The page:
We encourage private sector employers to do the same. In an independent Scotland, we would like to go further, by ensuring that the minimum wage keeps pace with price rises.
Scotland is a slightly less unequal society – that is a more equal society than the UK, but far too many people in Scotland suffer the consequences of inequality: reduced educational attainment, poor health outcomes and shorter life expectancy.
For example, in the most deprived parts of Scotland men and women are likely to enjoy good health for 18 years less than men and women in the wealthiest parts of the country.
In recent years, a mechanism has been established which allows countries to consider and compare how they promote collective wellbeing and individual rights. It’s called the Universal Periodic Review, and it’s run by the United Nations’ Human Rights Council.
It means that all UN member states are assessed by fellow members of the UN – it’s a system which recognises that we’re all on the same journey towards developing human rights; all of us can learn from each other.
Scotland is part of this journey. We have some way to go – as the health inequalities I mentioned a few moments ago illustrate. But we are acting now take part in the international dialogue on human rights, and to promote the rights of our citizens and the wellbeing of our society.
Next month in Scotland we will launch our first Action Plan for Human Rights – setting out how Scotland will meet internationally agreed standards. The action plan will make clear that each of us has a responsibility to build a community in which every individual can flourish. It attracts international attention already and its principles, I would submit, can be traced right back, in Scottish terms, to the Enlightenment of Adam Smith.
It epitomizes this Government’s ambition for Scotland; to build a fairer society at home and to make a positive contribution to the wider world.
The international dimension to all of this is an important one. After all, the idea of enlightened self-interest, of interdependence, doesn’t just apply within nations – it also applies between nations. The prosperity of one nation or region should matter to us all.
When I spoke to the Communist Party Central School in Beijing two years ago, I announced that Scotland would establish the world’s first climate justice fund.
Climate justice is based on a simple principle – that countries like Scotland, which have benefited from carbon emissions in the past, should help those countries which are now being affected by climate change.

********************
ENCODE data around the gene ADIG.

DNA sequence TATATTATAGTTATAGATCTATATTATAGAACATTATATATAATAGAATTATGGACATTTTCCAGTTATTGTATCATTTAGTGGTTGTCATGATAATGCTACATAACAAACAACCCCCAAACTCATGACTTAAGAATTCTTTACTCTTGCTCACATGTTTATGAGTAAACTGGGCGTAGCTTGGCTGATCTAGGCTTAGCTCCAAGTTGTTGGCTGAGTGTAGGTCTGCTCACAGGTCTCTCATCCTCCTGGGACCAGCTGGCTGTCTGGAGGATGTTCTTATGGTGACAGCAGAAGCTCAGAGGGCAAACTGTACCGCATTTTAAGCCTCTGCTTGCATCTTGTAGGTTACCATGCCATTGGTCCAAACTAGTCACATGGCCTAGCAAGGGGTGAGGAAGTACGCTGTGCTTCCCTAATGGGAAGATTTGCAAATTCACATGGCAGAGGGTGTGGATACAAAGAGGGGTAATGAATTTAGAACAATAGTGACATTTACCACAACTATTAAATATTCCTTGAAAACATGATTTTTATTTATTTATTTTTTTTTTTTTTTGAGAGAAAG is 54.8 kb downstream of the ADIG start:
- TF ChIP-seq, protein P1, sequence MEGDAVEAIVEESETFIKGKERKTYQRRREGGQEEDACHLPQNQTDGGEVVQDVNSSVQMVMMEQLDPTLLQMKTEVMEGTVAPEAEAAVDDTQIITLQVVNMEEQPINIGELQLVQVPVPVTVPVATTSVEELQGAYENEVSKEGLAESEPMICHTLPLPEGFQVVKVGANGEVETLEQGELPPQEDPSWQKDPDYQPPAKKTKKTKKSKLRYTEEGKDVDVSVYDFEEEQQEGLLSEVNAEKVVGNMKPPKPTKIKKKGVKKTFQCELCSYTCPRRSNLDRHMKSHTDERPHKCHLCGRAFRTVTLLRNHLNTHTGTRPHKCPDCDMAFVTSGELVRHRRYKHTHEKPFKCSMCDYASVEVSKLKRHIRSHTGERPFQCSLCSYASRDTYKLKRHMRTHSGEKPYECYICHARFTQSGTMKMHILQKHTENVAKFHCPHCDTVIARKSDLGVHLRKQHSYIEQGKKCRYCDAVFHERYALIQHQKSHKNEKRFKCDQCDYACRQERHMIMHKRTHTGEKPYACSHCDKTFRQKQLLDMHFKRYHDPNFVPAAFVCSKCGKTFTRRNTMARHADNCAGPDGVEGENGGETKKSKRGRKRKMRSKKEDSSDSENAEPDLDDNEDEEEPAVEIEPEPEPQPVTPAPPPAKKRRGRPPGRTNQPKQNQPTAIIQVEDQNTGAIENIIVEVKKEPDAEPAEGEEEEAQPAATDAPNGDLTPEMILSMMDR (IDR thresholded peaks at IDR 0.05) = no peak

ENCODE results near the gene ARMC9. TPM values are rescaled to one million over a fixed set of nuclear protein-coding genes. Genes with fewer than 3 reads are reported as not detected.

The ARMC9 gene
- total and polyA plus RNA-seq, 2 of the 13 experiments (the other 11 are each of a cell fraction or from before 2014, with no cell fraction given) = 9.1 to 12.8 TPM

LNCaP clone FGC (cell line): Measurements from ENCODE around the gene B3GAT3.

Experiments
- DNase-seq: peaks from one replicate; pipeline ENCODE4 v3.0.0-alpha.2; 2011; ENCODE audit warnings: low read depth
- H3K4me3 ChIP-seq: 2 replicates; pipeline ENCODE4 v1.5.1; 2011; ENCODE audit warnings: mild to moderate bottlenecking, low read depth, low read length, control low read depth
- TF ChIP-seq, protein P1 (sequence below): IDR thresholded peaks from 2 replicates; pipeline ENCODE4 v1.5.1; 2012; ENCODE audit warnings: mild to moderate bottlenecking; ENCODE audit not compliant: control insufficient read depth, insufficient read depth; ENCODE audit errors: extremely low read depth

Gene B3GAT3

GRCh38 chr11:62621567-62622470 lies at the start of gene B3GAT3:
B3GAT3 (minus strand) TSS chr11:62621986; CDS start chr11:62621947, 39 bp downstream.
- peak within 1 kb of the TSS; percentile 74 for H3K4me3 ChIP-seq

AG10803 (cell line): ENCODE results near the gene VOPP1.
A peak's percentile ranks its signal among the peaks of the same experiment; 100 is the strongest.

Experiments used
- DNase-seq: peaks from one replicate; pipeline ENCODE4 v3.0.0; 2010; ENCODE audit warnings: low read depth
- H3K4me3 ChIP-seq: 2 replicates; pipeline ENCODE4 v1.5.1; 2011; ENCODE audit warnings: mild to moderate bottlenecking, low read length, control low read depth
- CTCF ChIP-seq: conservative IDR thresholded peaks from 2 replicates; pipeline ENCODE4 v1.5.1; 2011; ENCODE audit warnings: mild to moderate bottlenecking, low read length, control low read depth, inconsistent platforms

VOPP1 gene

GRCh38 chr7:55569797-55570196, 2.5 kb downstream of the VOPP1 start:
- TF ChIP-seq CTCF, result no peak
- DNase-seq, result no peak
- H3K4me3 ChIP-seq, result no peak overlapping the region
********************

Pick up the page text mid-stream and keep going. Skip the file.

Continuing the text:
This subject is also attracting interest in China. Prof Pan Jiahua, of the Chinese Academy for Social Sciences, is on the High Level Advisory Committee to the Climate Justice Dialogue established by the Mary Robinson Climate Justice Foundation.
Scotland’s own fund and contribution to climate justice focuses on water projects in Malawi and Zambia. The feedback we have received from partners who are delivering our projects is that the impact of some of these projects on some of the world’s poorest communities has already been substantial.
It is enlightened self-interest in action – a powerful statement from Scotland, a nation determined to live up to the best traditions of its past.
So, with that in mind, we doubled the size of the Climate Justice Fund last month. But I would emphasise that the fund is still small in relation to the global scale of the problem – infinitesimal, in fact, in terms of the challenges that are faced internationally
It Is important for us to understand that in the developed world climate change is causing substantial inconvenience and tragedy. In the developing world it is causing enduring crisis and unremitting chaos.
It is perhaps, in collective terms, the greatest economic, social and moral issue facing the planet – one where there is a real need for urgent action.
At a time when millions of people around the world are already losing their rights to life – or a sustainable livelihood – through no fault of their own; transformational leadership on climate justice from China or the USA – or better still, both acting in concert - would be an immensely powerful statement.
It would be one of the most important expressions, by any Government at any time, of the principle of enlightened self-interest. And perhaps a move in this direction is signalled by State Councillor Yang Jie Chi’s indication that China intends to play an ever more proactive role in world affairs.
Ladies and gentlemen, I want to close by making a reference to, and then a presentation of a digitalised document from the Scottish Records – a copy of a letter sent by Adam Smith to his great friend, David Hume, on 5th July 1764.
Smith at the time was in Toulouse in France, Hume was in Paris. Smith was acting as tutor to a young Scottish nobleman called the Duke of Buccleuch.
Anyway - and here I paraphrase – Smith says to his friend, David Hume: “I am bored out of my mind and therefore have begun to write another book”. The first book he was talking about, of course, was The Theory of Moral Sentiments. The book he wrote to Hume about became The Wealth of Nations, and became the foundation text for economics.
I hope this letter will serve as a symbol of the growing friendship between Scotland and China, and as a reminder of Scotland’s contribution to the world- the intellectual and scientific discoveries and innovation for which we are famous.
But I hope the letter will have a wider message, which is why I also presented a copy of it to Princeton University earlier in the year.
I hope that it will remind you of the enduring and universal values which Adam Smith articulated – sympathy, solidarity and enlightened self-interest.
Because if more of us – in west and east – can keep those values in mind in the challenging years and decades to come, it will do much to secure, not just the wealth, but the wellbeing of Scotland, of China, and indeed of all nations.